EM Embalming


Director: Shinji Aoyama

Writers: Shinji Aoyama & Izo Hashimoto

Producers: Katsuaki Takemoto & Satoru Ogura

Starring: Reiko Takashima, Yutaka Matsushige, Seijun Suzuki, Hitomi Miwa, and Masatoshi Matsuo

Make Me Beautiful Forever? : EM Embalming

The ninth week winner of Film Phonics, “embalm,” sent me on a mission to locate an audiovisual text that isn’t included in a teaching packet for mortician’s school or the pathology portion of medical school. Luckily, I struck gold at Best Buy. Boxed in a translucent sky blue DVD case, looking much more like CD cover art than movie poster, Shinji Aoyama’s “EM Embalming” stared me right in the face. I grabbed it without reading the plot synopsis.

As Tim Burton’s stop-motion film “Corpse Bride” suggests, it’s possible to make a dead body beautiful forever—or at least morbidly attractive. In real life, however, a corpse can only retain that pulchritude for fifty days, as embalmer Miyaka Murakami (Reiko Takashima) explains to Detective Hiraoka (Yutaka Matsushige) in “EM Embalming.” Aoyama’s film might, to some extent, still be about probing a dead body for answers, but its focus on preparing the dead for funeral rites and the role of science/medicine in this matter makes Aoyama’s film more philosophical than TV shows like “Crossing Jordan” and “CSI.”

Adapted from Saki Amemiya’s novel, “EM Embalming” was released in Japan in 1999. Six years later, ArtsMagic DVD has made it available in the US. The film begins with text and a voice-over narration that provides a historical frame for the practice of embalming. From ancient Egypt to the battlefields of the American Civil War, preserving the dead has long been part of human culture. The plot commences immediately as embalmer Miyaka goes to the scene of a suspected suicide-by-jumping-off-rooftop. Detective Hiraoka fills her in on the details of the deceased: Yoshiki Shindo; seventeen years-old; son of Hideto, head of the National Country Party. Like any good death of someone close to a politician, not everyone is willing to accept suicide as an explanation.

After medical examiners perform an off-screen autopsy and deliver the body to the Josei EM Center for embalming, Miyaka discovers a needle underneath Yoshiki’s right eyelid. Her supervisor Dr. Kurume tells her that perhaps Yoshiki did not kill himself after all. Shortly thereafter, someone steals the poor lad’s head. The rest of “Em Embalming” involves Miyaka’s investigation into the circumstances surrounding the alleged suicide as well as figuring out why a quack faith-healer Daitokuin Chief Bonze Jion (Kojiro Hongo) is against embalming. With Detective Hiroaka’s help, she uncovers more than she could have imagined.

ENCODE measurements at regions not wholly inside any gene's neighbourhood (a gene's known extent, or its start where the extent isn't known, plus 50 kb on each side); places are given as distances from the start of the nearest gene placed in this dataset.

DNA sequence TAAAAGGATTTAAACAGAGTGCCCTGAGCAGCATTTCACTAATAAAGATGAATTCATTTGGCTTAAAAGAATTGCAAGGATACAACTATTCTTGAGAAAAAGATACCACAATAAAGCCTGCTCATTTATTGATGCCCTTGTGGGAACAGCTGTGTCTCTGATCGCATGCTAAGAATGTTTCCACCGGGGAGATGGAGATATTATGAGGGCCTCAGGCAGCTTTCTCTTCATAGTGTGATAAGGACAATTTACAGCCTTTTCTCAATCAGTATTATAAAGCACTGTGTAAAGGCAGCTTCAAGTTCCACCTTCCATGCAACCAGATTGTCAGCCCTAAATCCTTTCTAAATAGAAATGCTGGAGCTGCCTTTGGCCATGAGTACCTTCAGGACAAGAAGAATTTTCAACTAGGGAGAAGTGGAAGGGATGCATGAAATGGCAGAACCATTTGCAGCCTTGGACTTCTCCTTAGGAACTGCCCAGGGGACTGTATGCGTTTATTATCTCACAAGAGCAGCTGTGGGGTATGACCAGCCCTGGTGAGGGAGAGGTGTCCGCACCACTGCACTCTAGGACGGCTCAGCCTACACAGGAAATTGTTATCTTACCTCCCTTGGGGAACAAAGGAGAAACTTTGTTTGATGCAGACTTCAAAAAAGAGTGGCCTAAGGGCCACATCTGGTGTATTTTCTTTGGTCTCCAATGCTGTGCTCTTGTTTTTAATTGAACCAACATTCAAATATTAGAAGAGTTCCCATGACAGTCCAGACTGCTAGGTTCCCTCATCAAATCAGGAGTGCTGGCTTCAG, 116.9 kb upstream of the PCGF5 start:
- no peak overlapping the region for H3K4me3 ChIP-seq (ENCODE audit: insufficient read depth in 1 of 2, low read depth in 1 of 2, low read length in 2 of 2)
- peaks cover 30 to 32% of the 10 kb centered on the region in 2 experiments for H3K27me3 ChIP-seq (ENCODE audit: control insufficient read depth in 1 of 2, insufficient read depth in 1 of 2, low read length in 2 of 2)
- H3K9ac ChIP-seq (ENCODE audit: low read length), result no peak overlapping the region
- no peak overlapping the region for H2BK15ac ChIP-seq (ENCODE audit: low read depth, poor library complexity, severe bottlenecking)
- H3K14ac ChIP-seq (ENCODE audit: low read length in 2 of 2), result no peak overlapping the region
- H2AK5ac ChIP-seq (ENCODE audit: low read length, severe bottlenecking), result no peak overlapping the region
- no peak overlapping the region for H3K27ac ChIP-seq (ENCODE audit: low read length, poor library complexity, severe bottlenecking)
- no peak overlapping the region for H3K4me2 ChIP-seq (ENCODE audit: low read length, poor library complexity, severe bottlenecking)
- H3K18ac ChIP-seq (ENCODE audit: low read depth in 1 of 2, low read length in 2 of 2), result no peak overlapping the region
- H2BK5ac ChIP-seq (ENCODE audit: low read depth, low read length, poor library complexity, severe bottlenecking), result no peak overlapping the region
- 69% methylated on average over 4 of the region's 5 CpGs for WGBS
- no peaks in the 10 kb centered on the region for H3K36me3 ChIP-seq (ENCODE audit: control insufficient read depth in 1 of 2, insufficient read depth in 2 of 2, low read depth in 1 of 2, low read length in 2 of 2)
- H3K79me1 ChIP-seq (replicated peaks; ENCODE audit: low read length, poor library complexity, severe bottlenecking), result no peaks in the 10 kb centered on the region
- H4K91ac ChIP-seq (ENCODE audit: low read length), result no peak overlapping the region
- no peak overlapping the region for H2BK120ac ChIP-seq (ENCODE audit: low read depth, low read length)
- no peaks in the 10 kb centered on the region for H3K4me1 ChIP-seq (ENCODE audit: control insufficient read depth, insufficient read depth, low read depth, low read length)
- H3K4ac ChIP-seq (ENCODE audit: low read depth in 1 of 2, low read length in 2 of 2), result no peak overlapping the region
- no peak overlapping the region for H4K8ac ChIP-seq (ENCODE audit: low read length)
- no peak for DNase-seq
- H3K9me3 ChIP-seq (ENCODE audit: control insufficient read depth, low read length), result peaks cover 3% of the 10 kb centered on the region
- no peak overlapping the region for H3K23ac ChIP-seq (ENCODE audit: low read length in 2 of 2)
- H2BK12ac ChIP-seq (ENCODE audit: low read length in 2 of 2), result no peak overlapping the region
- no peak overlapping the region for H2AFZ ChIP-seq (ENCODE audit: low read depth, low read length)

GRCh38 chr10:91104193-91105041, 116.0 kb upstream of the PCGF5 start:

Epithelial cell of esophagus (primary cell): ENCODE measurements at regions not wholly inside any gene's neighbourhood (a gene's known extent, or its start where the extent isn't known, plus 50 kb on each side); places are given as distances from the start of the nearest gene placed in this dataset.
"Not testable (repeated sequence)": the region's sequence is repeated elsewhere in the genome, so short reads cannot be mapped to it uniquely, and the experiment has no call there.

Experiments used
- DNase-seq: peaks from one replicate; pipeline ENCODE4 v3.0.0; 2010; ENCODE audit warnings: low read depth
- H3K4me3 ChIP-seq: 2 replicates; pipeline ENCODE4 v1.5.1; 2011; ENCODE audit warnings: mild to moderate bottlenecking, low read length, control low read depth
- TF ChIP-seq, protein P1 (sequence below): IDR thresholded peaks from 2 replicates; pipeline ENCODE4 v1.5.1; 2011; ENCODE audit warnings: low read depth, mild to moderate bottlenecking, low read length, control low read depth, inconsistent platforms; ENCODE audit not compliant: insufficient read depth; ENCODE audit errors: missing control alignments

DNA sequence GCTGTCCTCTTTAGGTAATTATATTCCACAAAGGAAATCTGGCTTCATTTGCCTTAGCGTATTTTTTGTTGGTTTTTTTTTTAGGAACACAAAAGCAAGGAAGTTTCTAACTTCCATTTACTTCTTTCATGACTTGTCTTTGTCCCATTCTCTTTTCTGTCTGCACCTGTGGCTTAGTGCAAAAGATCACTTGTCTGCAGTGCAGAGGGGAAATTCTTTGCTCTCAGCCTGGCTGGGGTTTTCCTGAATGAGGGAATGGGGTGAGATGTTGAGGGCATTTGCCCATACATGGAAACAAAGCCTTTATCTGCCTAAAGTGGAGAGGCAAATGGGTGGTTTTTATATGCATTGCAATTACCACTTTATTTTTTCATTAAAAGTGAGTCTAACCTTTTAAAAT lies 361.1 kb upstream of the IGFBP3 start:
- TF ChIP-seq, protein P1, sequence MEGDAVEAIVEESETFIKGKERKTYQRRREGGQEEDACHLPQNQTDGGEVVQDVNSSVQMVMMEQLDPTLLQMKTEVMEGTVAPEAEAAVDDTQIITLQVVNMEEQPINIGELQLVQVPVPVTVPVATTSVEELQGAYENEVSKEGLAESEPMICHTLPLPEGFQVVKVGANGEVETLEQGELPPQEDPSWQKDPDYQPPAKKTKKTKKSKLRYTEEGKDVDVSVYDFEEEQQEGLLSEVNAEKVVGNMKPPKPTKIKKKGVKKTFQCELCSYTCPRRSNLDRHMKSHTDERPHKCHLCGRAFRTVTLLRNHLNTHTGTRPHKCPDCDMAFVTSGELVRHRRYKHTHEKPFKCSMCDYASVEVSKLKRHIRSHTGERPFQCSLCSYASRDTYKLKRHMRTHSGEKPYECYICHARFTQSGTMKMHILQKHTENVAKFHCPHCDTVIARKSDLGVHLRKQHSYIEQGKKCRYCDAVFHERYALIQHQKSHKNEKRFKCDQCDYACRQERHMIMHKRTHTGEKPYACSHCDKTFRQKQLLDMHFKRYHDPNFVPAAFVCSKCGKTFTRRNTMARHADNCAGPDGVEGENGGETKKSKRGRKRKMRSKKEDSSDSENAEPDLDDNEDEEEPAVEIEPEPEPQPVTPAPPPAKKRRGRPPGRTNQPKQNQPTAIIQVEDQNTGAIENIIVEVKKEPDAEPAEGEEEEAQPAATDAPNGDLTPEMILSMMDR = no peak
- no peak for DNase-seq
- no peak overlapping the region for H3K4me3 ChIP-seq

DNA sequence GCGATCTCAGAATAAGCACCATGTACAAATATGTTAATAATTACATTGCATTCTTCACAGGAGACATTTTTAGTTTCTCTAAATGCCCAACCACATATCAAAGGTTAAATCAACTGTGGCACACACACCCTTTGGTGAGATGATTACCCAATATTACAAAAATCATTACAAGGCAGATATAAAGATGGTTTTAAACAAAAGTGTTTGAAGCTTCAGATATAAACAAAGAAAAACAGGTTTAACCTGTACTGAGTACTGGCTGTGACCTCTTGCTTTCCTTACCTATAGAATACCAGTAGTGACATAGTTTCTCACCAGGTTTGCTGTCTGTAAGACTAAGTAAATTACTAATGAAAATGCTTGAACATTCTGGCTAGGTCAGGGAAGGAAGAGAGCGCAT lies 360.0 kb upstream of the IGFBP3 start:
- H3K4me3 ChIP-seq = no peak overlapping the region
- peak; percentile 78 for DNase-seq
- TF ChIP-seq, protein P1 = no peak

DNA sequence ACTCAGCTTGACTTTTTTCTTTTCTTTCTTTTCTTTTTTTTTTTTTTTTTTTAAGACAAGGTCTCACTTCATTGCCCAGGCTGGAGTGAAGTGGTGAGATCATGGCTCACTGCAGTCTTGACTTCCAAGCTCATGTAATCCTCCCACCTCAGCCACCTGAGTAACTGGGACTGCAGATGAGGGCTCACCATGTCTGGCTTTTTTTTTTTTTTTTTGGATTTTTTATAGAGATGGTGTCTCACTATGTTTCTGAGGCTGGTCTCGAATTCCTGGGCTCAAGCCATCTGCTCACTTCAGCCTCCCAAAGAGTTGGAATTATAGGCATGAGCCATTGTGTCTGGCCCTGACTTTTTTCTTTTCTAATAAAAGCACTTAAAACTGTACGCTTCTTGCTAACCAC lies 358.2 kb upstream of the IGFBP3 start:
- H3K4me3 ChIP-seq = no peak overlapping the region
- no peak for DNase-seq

Although I would like to discuss the remainder of the narrative as it relates to the issue of embalming and its ideological implications, doing so would divulge too much of the turns the film takes. I can, however, briefly address one of the startling differences between it and the rest of Japanese mystery/horror. I’ve lost count of exactly how many there are, but every Japanese film I’ve ever seen—classical or not; unmistakably horror or not—is on some level a little sinister. “EM Embalming” is one of the few Japanese films that contains actual non-creepy segments. Is it because the camera is more mobile? Possibly, though there are scenes filmed in long take reminiscent of Yasujiro Ozu. Is it because “Em Embalming” incorporates a soundtrack with music that is sometimes foreboding and other times not? Perhaps, perhaps not. The moments of genuine eerie result from abrupt changes in mise-en-scene (two males in traditional Japanese attire appearing out of nowhere) and the inclusion of images (hallways and mirrors), which are also associated with horror films from several national cinemas.

It’s tempting to call “EM Embalming” boring or slow due to unquenched expectations to see something like “Cure” or “Suicide Club”—minus the bizarre humor. Am I becoming desensitized to gore? Is psychological terror really more effective than explicit, realistic depictions of evisceration? Or is blood and body trauma in the context of medicine and science (“Anatomy” excluded) not going disgust me in the same way as it would in relation to something else? I will surely continue to ask myself these questions with each graphically violent, morbidly beautifully, and savagely bloody film I watch.

On a final note: what I know about what real medical examiners and forensics pathologists do and don’t do on the job is from shows like “Crossing Jordan,” “CSI,” and the occasional “60 Minutes” or “Dateline NBC” special. I thought dead bodies didn’t bleed….or maybe Yoshiki’s corpse didn’t bleed when it was rinsed it just leaked.

Every week, Stina Chyn puts her viewing habits in your hands. Readers vote on five random words posted at Back Talk every Tuesday. The winning word dictates what she will have to watch and review the following week as that word must appear in the title of the movie. Choose wisely!

Leave a Reply

Your email address will not be published. Required fields are marked *

Support Film Threat

View all products

Join our Film Threat Newsletter

Newsletter Icon